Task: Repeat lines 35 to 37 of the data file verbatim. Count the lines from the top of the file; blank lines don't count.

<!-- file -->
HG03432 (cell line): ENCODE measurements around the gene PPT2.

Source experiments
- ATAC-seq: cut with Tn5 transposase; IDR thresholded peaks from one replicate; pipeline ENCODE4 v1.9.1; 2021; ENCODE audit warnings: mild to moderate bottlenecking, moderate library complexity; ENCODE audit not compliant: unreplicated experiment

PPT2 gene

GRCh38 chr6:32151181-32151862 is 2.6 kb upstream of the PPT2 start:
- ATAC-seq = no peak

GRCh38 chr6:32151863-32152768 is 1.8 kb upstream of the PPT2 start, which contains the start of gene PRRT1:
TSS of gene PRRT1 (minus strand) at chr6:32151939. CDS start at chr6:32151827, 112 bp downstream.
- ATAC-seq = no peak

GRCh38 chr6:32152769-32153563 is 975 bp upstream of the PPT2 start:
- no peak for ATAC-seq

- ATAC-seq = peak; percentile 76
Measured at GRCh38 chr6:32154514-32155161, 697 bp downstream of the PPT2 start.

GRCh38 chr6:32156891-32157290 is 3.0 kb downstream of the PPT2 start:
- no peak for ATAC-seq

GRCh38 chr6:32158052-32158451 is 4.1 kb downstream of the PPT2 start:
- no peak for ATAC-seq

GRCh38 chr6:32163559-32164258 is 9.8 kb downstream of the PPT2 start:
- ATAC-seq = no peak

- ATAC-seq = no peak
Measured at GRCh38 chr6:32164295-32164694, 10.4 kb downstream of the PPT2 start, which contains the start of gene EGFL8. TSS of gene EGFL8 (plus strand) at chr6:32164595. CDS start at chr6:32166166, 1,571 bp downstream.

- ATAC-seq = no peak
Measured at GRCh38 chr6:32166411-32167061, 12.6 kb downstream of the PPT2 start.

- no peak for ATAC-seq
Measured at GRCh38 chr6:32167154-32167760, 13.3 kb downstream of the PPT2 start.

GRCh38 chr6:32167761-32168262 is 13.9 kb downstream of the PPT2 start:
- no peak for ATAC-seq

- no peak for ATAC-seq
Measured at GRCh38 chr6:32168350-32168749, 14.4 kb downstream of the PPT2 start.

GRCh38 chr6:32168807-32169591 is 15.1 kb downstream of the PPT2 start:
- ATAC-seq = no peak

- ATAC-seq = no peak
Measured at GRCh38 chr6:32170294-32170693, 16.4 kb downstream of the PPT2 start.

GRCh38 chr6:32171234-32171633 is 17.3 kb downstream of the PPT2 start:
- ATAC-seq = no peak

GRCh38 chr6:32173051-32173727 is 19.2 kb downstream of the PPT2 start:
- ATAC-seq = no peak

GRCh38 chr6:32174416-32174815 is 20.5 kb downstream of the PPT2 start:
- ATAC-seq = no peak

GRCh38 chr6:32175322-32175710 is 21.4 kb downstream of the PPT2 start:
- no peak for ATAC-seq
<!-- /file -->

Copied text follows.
- ATAC-seq = no peak

GRCh38 chr6:32173051-32173727 is 19.2 kb downstream of the PPT2 start:
- ATAC-seq = no peak